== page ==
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International Legal Consensus and the Control of Excess State Violence

International Legal Consensus and the Control of Excess State Violence Global Governance 11 (2005), 311–330 International Legal Consensus and the Control of Excess State Violence Bruce Cronin The dramatic increase in the level of global governance through multi- lateral institutions is leading to changes in the theoretical underpin- nings of international law and its role in contemporary world politics. In specific, well-defined areas of international law, states have begun to recognize the authority of international consensus over individual state consent as the foundation of legal obligation. Specifically, states have begun to develop a consensus around the control of “excess state violence,” defined as a level of violence exceeding that which inter- national political actors consider to be legitimate for pursuing national interests. This includes crimes against humanity, genocide, and grave breaches of the laws of war. In a major shift from twentieth-century practice, states are increasingly recognizing this body of international law as having universal applicability considered binding on all states EYWORDS: regardless of whether they are parties to specific treaties. K international law, Security Council, international organization, state violence, international consensus. he prevailing theory of international law views voluntary state consent as the primary if not the sole foundation for international Tlegal obligation. Political realists, liberal internationalists, neolib- http://www.deepdyve.com/assets/images/DeepDyve-Logo-lg.png Global Governance: A Review of Multilateralism and International Organizations Brill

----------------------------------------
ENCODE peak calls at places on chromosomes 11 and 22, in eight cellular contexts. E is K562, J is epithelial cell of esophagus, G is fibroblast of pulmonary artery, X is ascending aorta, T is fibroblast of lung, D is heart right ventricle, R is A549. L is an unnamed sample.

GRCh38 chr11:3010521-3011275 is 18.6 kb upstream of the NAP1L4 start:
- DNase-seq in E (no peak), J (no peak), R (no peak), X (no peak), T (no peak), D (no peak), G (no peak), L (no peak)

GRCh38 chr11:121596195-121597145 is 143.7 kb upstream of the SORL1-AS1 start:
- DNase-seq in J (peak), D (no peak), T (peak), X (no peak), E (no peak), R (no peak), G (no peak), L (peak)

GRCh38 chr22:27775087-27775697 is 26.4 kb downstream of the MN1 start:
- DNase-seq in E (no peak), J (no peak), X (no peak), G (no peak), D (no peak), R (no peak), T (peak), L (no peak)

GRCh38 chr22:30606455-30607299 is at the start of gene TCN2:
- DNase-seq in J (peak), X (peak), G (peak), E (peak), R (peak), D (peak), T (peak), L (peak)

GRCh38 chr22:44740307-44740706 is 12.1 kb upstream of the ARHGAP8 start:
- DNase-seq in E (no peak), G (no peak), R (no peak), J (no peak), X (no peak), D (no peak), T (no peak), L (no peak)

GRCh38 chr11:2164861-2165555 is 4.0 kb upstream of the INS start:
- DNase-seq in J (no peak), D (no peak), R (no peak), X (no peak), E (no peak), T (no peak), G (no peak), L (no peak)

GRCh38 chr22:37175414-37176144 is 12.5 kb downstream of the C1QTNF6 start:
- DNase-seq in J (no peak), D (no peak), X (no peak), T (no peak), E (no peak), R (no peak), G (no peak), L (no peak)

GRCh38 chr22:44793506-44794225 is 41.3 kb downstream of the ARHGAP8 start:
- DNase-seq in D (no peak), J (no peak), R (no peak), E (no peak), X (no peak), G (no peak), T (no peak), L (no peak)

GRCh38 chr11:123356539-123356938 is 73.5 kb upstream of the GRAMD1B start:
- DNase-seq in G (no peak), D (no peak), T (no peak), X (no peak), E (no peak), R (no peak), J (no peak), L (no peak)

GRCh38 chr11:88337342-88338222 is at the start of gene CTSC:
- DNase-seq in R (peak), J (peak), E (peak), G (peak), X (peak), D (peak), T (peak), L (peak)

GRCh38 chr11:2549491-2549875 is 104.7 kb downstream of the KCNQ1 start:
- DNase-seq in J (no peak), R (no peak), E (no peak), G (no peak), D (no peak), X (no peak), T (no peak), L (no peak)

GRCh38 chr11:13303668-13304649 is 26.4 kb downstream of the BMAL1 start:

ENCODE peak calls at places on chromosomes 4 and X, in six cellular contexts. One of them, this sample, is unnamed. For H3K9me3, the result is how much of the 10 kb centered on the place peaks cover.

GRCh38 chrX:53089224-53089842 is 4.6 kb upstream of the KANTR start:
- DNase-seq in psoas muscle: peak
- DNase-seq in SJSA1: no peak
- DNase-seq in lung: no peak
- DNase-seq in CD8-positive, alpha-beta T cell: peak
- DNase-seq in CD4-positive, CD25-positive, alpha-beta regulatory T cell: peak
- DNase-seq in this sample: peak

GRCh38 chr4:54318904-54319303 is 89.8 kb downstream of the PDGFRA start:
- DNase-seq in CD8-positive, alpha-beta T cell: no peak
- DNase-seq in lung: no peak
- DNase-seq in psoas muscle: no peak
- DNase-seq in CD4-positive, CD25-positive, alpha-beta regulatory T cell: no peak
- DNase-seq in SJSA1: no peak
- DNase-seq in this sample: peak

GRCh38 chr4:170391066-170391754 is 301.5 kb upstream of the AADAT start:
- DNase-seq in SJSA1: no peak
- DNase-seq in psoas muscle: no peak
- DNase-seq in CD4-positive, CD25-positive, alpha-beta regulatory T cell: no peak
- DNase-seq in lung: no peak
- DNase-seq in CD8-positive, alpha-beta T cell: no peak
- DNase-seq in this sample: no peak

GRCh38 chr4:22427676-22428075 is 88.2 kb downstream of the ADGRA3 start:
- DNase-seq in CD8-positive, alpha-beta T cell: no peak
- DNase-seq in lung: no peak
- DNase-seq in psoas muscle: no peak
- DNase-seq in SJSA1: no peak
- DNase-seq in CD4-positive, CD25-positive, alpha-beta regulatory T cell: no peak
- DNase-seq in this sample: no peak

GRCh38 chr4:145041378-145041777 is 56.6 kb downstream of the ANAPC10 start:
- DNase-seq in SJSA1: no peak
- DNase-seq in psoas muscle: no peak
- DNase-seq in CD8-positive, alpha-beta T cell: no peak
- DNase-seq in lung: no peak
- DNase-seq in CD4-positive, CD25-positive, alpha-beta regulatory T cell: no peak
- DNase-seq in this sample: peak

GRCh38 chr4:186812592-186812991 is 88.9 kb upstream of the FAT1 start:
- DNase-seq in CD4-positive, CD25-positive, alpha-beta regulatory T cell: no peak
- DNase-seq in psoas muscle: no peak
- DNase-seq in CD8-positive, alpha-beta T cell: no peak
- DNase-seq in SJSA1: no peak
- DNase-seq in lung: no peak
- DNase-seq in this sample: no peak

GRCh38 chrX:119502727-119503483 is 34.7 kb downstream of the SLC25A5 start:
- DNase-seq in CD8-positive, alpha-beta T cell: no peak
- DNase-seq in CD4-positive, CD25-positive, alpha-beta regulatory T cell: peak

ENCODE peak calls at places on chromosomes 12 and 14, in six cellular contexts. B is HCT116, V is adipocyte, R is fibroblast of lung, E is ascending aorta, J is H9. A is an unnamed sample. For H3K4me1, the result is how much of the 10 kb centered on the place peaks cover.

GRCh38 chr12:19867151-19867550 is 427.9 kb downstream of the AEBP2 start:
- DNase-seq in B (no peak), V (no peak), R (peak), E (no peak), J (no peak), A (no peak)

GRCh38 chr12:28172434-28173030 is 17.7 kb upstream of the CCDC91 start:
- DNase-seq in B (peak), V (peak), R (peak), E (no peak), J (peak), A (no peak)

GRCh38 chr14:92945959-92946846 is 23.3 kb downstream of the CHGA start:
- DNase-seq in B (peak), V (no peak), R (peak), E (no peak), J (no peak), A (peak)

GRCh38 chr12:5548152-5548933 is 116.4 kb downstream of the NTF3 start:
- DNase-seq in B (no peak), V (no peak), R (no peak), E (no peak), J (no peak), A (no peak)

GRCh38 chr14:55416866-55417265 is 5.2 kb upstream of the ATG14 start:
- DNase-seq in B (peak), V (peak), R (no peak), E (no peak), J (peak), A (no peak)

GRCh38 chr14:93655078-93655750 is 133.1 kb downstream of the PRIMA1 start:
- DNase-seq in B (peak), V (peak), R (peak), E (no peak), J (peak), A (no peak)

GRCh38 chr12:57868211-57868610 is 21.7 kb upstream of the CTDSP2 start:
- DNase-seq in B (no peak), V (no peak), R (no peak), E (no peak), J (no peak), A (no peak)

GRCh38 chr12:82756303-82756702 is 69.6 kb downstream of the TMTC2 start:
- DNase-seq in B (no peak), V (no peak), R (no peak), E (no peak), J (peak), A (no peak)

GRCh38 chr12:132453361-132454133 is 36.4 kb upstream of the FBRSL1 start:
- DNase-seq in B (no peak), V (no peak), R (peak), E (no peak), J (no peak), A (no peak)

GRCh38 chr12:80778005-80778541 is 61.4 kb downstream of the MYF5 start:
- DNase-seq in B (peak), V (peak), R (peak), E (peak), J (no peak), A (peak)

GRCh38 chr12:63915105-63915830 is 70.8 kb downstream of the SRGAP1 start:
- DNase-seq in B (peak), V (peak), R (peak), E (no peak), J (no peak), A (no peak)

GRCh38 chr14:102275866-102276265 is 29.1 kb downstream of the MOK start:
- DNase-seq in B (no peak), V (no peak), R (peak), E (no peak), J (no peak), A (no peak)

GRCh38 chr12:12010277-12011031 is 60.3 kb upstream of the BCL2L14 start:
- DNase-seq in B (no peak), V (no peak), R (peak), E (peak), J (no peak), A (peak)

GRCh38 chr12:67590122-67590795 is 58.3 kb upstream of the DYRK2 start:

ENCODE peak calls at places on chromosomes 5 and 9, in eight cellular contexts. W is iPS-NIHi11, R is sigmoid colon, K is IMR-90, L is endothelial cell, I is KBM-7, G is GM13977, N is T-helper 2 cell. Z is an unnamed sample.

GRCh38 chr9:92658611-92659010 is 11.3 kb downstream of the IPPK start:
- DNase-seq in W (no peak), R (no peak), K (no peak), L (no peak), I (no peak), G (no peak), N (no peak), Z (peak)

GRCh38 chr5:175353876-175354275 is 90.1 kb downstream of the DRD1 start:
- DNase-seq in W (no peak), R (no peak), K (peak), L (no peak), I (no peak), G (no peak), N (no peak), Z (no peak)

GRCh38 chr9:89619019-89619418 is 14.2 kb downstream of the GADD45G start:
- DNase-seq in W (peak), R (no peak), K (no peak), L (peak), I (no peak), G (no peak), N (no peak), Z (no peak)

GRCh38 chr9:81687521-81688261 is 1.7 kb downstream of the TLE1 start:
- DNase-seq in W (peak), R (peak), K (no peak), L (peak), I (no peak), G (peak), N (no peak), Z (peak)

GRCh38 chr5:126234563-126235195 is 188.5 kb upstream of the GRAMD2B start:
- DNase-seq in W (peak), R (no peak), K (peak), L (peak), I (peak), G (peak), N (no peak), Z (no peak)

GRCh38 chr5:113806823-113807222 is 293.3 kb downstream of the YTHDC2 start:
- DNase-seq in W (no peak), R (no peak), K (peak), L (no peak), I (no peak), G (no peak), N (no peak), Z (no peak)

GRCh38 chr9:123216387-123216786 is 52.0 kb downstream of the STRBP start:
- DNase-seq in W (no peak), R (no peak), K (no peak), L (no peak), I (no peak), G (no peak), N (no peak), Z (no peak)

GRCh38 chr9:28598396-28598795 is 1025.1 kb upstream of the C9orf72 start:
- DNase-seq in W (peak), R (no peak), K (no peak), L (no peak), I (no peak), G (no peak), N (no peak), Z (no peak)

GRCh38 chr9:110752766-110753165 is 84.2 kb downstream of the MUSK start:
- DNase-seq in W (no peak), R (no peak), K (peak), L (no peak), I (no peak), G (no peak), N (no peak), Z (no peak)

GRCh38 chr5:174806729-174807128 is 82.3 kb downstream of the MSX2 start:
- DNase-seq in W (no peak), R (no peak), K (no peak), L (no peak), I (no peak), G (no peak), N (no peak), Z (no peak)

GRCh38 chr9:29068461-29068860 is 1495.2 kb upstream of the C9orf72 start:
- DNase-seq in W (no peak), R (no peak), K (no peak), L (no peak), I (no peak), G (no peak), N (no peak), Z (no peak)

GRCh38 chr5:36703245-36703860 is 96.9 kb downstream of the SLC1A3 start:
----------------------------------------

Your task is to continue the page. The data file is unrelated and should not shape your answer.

International Legal Consensus and the Control of Excess State Violence

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Publisher
Brill
Copyright
Copyright © Koninklijke Brill NV, Leiden, The Netherlands
ISSN
1075-2846
eISSN
1942-6720
DOI
10.1163/19426720-01103004
Publisher site
See Article on Publisher Site

Abstract

Global Governance 11 (2005), 311–330 International Legal Consensus and the Control of Excess State Violence Bruce Cronin The dramatic increase in the level of global governance through multi- lateral institutions is leading to changes in the theoretical underpin- nings of international law and its role in contemporary world politics. In specific, well-defined areas of international law, states have begun to recognize the authority of international consensus over individual state consent as the foundation of legal obligation. Specifically, states have begun to develop a consensus around the control of “excess state violence,” defined as a level of violence exceeding that which inter- national political actors consider to be legitimate for pursuing national interests. This includes crimes against humanity, genocide, and grave breaches of the laws of war. In a major shift from twentieth-century practice, states are increasingly recognizing this body of international law as having universal applicability considered binding on all states EYWORDS: regardless of whether they are parties to specific treaties. K international law, Security Council, international organization, state violence, international consensus. he prevailing theory of international law views voluntary state consent as the primary if not the sole foundation for international Tlegal obligation. Political realists, liberal internationalists, neolib-

Journal

Global Governance: A Review of Multilateralism and International OrganizationsBrill

Published: Aug 3, 2005

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